On days when I drop the afternoon nap, he sleeps earlier at night and it is a LOT easier to get him to sleep. I don’t have to rock him or nurse him for ages like I normally do (yes, like your case – half an hour is very lucky).

  2. I commented over at your site Isil, but thought that I should join in here too. I recently night-weaned Lily (who is almost 21 months old) and it was so much easier than I had expected. However, I did wait until she seemed ready.

    She still feeds to sleep (for both her nap and at night), but the feeds have gotten a lot shorter lately (10-15 minutes often). It wasn’t long ago that they often went for over an hour, which I found hard sometimes.

  3. Can anyone help answer questions for nannies working for parents following the attachment parenting philosophy?

    A nanny friend just interviewed with a mother who follows the philosophy and she’s worried about nap time and bottle feeding since she isn’t the mother and doesn’t want to nap with the child and obviously cannot breast feed the baby.

    If you have advice for nannies please respond at:

  4. I still have a 5 1/2 year old who does not regularly sleep through the night. Sleeping is just not a big priority for her 🙂 As a baby and toddler we did the nursing, the slinging, the rocking, the walking around, the massages, the stories, the singing…and finally reached a point where she was old enough to stay in bed on her own without needing us (and not getting up to wander around). There was no “magic trick” that did it, she just had to reach that point and we had to be patient. I hope that we made it easier for her to do that by providing her with the years of loving, responsive night time parenting that we did. Perhaps without night time parenting she might have given up and finally slept, but at what cost? She very occasionally has night terrors and scary nightmares…i can only think that perhaps helping her at night prevented them from being worse and will help her to stop having them sooner.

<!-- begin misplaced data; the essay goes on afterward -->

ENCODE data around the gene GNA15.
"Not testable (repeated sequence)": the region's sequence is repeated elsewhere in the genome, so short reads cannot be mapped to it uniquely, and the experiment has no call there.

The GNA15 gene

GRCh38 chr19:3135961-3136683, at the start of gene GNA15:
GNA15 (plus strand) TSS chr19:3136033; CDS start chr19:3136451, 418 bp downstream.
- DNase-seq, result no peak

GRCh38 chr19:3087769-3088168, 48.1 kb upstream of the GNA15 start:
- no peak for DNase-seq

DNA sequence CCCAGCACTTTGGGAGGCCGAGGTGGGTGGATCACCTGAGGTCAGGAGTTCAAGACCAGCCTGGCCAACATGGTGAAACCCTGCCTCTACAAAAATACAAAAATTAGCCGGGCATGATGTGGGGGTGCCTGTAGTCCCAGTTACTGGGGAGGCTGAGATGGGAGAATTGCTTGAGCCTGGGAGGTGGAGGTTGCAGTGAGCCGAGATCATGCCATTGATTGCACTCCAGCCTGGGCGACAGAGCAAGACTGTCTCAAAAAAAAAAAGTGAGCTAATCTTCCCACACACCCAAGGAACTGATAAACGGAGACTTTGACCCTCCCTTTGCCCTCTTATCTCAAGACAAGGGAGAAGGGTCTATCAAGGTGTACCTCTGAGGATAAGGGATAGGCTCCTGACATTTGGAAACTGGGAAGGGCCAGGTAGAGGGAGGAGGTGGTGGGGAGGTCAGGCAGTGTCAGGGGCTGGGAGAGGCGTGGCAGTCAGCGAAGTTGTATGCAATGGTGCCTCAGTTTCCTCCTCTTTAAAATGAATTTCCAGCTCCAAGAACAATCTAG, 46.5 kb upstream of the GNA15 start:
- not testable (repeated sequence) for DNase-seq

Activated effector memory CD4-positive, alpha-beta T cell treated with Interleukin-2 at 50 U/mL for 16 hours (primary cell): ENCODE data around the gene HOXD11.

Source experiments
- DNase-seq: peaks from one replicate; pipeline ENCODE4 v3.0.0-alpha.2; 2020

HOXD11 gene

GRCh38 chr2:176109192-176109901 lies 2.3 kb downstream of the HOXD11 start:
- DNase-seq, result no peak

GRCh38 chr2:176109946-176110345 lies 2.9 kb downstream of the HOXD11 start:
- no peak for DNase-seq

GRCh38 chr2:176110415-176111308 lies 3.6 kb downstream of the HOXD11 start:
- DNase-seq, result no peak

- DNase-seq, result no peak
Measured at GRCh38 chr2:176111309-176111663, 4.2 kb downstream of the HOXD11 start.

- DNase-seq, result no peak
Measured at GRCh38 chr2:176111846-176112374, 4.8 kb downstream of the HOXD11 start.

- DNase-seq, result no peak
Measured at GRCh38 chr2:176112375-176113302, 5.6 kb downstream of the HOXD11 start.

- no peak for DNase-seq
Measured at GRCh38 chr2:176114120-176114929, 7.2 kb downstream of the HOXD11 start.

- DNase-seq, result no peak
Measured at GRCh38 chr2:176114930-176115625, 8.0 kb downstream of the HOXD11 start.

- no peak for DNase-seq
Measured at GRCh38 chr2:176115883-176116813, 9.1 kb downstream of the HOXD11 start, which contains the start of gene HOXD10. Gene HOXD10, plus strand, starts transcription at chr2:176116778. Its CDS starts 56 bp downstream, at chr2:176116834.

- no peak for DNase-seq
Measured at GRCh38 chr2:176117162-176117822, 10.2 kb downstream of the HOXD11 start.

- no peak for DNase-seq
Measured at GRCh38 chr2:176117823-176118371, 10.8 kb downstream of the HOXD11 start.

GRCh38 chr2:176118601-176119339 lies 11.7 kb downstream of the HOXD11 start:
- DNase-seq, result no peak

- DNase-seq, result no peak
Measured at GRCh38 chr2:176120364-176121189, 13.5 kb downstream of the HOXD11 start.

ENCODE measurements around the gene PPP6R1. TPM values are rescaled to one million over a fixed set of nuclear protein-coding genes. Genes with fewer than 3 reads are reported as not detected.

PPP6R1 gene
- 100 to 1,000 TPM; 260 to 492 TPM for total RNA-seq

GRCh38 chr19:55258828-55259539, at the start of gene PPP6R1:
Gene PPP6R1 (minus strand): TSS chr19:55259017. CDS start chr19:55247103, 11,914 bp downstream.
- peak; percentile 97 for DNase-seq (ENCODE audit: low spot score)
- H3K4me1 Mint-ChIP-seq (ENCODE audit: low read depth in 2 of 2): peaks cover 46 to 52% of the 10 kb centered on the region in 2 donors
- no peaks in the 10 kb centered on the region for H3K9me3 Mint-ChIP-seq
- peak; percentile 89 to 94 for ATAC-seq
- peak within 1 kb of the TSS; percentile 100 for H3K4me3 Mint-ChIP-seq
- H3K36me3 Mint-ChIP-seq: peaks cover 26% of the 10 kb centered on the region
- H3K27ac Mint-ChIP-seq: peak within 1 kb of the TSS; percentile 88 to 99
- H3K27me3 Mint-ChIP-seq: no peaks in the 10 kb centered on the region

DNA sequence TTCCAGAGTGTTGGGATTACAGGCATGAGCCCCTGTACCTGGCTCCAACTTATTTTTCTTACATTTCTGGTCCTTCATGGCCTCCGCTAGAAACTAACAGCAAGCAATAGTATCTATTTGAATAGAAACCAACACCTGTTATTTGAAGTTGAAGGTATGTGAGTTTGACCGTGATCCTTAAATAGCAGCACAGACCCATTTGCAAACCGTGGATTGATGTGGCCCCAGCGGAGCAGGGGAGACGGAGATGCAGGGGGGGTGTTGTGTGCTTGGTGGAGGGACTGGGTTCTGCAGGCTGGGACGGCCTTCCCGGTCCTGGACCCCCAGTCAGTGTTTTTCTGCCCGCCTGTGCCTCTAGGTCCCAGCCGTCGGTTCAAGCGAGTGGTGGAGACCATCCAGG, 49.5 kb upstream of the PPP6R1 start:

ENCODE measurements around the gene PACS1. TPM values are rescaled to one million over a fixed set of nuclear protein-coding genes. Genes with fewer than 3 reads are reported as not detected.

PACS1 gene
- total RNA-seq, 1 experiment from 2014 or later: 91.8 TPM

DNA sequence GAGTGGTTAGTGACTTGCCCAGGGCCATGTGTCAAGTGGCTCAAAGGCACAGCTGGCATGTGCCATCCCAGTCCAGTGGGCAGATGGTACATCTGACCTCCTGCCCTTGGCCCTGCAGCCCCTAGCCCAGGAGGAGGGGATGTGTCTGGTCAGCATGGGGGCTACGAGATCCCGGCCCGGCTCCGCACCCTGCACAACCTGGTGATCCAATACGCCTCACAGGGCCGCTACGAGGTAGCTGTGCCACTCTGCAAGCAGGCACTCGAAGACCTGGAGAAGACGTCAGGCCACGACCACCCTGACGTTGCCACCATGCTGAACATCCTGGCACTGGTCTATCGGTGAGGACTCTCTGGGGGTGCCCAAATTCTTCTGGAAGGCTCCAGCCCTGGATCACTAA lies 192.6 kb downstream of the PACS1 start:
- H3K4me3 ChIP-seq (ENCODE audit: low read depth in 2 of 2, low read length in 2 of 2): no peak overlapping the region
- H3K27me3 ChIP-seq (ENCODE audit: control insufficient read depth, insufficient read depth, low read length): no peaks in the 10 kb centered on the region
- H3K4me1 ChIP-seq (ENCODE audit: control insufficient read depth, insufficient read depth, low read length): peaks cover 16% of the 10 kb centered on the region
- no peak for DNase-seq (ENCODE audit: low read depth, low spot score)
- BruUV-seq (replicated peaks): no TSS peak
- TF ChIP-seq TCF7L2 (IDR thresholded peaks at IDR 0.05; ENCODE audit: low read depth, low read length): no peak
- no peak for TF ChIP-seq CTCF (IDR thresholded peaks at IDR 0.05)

5. I have many many praises for attachment parenting. I nursed my son until he was 2 1/2, have always listened and attended to his needs, and have coslept with him since the day he came home from the hospital. (He’s now 3 y. 4 months old).